Day Seven  
    Tuesday, August 31, 2004
    Canyonlands National Park; Moab, Utah
Howdy Pard
Day One
Day Two
Day Three
Day Four
Day Five
Day Six
Day Seven
Day Eight
Day Nine
Day Ten
Day Eleven
Day Twelve
Day Thirteen
Day Fourteen
Day Fifteen
Day Sixteen
Day Seventeen
Happy Trails
One national park.
A passionate photographer at work.
Dont' bust the crust.
Motel 6 logo.

We were having problems with the air conditioner in the house. It was off when we arrived home yesterday. The fuse for the A/C in the main circuit box had flipped off. And it flipped off again over night. So we left it off and turned off the A/C and opened the windows slightly for the cats. The water heater had also let off excess pressure from the relief valve, getting all of the throw rugs in the storage room wet. So we turned down the hot water heater temperature even more.

6:00 a.m.
We have traveled 958 miles so far. We stopped at the local Maverick for breakfast. We bought muffins and coffee, which we ate on the road. The sky was clear and the air was cool.

We headed south on Interstate 15, through the cities of Orem and Provo, and past Utah Lake, to Spanish Fork, where we took Highway 6 east up Spanish Fork Canyon past the sight of the huge 1983 landslide that built a natural dam on Thistle Creek and eventually drowned the entire town of Thistle.

7:35 a.m.
We stopped at the rest area on Highway 6, near Tucker, Utah. The air was cold. Then we continued east, and crossed Soldier Summit (elevation 7,440 feet) and then passed down the Price River Canyon and came out into the desert near Helper and Price. This is where we first encountered the Book Cliffs, which we rode beneath until we turned south at Crescent Junction on High 191 to Moab. The Book Cliffs continue on into Colorado and find their end somewhere east of Grand Junction. They are known as the longest continuous cliffs in North America.

There was road work through Price, but it really didn’t slow us down much. In this area we also talked a bit about Butch Cassidy and his gang, and how Butch had grown up in a small Mormon community in Utah and had spent some time in this desolate part of the state. I told our guests about Butch and Sundance robbing the payroll train from Castle Dale, which is just down the road from here on Highway 10.

8:30 a.m.
We stopped in Wellington for gas and to clean the windows. We topped off the tank for $18.80. We also took the opportunity to make it a bathroom stop. While inside of the little convenience store I bought a can of bean dip to have with our corn chips for lunch, suspecting that our guests had never tried such a thing. We are 1,066 miles into the trip. The air was pleasantly cool.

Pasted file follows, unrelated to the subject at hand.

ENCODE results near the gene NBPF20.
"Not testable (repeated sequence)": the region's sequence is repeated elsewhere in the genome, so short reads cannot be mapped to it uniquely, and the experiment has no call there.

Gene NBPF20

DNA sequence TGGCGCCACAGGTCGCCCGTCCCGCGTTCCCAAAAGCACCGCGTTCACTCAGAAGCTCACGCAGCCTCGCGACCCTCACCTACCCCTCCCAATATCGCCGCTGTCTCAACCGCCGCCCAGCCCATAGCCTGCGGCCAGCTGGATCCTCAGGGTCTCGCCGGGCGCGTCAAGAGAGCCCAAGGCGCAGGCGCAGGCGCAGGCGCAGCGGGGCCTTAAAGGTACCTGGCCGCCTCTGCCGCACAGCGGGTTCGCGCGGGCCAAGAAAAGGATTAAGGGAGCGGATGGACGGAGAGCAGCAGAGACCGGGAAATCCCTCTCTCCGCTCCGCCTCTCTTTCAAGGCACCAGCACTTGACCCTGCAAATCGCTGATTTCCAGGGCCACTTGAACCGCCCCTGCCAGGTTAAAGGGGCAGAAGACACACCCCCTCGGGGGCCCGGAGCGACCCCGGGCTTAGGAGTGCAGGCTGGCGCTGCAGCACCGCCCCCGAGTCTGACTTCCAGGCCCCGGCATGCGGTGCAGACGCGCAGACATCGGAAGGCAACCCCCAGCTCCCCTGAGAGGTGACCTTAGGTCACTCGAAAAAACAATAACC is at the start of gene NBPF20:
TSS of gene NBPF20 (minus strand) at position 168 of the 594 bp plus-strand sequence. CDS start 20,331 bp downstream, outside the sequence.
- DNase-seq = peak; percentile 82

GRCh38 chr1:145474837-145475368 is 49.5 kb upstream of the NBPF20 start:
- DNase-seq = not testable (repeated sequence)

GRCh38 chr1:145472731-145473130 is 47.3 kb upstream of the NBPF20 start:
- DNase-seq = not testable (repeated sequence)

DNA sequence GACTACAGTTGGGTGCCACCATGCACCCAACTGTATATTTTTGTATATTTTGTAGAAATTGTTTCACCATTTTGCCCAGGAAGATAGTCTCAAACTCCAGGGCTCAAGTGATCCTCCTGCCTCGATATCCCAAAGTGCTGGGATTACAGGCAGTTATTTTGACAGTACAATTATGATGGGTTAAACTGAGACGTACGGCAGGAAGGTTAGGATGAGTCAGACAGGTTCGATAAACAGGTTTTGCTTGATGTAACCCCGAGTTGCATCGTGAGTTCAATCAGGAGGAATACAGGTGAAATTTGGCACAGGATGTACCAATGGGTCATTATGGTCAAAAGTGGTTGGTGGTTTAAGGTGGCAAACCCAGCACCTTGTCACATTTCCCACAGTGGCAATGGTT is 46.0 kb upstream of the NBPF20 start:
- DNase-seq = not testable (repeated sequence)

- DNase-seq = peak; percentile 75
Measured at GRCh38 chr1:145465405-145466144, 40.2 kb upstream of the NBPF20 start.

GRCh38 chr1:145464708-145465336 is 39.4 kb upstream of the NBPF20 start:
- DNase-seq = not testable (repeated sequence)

From Wellington we continued on southeast on Highways 6 and 191 to Green River, where we picked up Interstate 70 east. On this stretch of the drive I was able to point out some features of the San Raphael Swell and the Henry Mountains to the south. We could also see the La Sal Mountains above Moab, our day’s destination. I noted that we would see the Henry Mountains on almost every day for the rest of our trip, as we essentially circumnavigate them while we drive along the edge of the Colorado Plateau. After we headed east on Interstate 70 we crossed the Green River again, which we had first crossed as a narrow stream in western Wyoming the day before.

10:00 a.m.
Near Crescent Junction we stopped at the I-70 rest area. We are at 1,139 miles into our journey. There are clean bathrooms, drinking water, and shaded picnic tables here, with some very nice views of the surrounding desert and the Book Cliffs. We looked around and took many photos. Mirek was excited by the open space, the clear blue sky, and the expanse of desert.

10:34 a.m.
Just past the rest area, at Crescent Junction, we turned south on Highway 191 and headed toward Canyonlands, Arches, and Moab. About eight miles north of Moab we turned west on Highway 313 and headed up Sevenmile Canyon toward the Island in the Sky District of Canyonlands National Park. (See map.)

10:50 a.m.
We stopped at a several view points along the road. First to see the Monitor and the Merrimac, two buttes that are named after the Civil War ships with similar names. We took a short .25 mile loop walk among the rocks along a marked trail. The day was already warming up.

Then we stopped at another view point that looked out toward the east, over the canyons with the La Sal Mountains as a backdrop. From there we drove south and entered Canyonlands National Park. We continued on without stopping toward Grand View Point.

11:30 a.m.